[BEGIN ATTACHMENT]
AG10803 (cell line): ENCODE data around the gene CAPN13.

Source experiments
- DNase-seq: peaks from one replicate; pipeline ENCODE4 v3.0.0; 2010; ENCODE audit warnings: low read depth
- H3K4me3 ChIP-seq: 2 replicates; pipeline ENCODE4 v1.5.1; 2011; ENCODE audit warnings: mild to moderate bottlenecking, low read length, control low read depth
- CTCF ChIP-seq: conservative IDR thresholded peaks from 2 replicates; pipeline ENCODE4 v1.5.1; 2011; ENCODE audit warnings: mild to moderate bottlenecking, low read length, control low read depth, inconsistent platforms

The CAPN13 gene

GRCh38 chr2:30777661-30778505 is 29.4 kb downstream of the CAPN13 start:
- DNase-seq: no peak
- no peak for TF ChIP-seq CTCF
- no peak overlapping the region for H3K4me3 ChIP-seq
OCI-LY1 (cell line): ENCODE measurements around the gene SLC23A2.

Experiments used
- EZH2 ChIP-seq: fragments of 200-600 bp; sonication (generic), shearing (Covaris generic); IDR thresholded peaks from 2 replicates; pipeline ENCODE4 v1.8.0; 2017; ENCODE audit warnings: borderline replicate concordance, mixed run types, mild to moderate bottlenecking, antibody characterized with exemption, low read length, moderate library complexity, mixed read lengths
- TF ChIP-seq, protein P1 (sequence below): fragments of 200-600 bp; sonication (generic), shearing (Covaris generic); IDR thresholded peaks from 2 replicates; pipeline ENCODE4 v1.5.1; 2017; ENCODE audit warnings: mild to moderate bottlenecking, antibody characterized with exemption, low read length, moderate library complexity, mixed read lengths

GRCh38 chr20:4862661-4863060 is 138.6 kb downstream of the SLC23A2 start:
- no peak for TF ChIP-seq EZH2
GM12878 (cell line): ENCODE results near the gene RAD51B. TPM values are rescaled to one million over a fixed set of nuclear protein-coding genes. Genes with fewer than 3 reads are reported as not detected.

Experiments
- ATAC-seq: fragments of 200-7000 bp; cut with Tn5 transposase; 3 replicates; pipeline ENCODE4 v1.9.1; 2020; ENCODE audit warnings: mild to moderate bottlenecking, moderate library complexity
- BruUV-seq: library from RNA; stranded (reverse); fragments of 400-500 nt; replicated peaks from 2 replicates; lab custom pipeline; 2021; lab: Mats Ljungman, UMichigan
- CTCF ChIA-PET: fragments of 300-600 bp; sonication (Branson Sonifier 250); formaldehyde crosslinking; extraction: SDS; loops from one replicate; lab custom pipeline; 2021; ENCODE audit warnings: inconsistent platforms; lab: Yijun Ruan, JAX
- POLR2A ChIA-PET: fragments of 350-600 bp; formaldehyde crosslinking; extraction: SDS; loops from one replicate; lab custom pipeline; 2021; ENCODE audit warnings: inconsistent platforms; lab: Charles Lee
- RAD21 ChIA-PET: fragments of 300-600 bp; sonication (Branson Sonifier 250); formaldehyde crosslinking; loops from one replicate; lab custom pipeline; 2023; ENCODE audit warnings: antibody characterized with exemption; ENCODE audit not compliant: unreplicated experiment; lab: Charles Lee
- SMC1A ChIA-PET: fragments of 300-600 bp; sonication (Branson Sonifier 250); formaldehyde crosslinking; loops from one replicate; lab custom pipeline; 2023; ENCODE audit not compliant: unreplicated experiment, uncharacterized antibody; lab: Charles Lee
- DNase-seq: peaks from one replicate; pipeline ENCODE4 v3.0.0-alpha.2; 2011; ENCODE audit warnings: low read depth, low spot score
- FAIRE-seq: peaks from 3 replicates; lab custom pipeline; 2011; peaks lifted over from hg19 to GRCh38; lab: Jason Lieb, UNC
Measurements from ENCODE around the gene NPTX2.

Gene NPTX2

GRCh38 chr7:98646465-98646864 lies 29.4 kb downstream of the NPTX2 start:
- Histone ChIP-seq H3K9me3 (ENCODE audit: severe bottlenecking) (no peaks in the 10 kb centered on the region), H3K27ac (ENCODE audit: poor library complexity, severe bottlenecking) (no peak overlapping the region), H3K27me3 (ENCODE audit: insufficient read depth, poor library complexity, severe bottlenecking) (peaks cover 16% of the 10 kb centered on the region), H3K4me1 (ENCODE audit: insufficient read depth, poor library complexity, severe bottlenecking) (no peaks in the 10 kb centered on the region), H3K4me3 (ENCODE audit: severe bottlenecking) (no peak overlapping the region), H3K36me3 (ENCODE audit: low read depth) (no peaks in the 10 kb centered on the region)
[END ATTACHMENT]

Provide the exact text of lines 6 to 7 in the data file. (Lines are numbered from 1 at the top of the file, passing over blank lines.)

The CAPN13 gene

GRCh38 chr2:30777661-30778505 is 29.4 kb downstream of the CAPN13 start: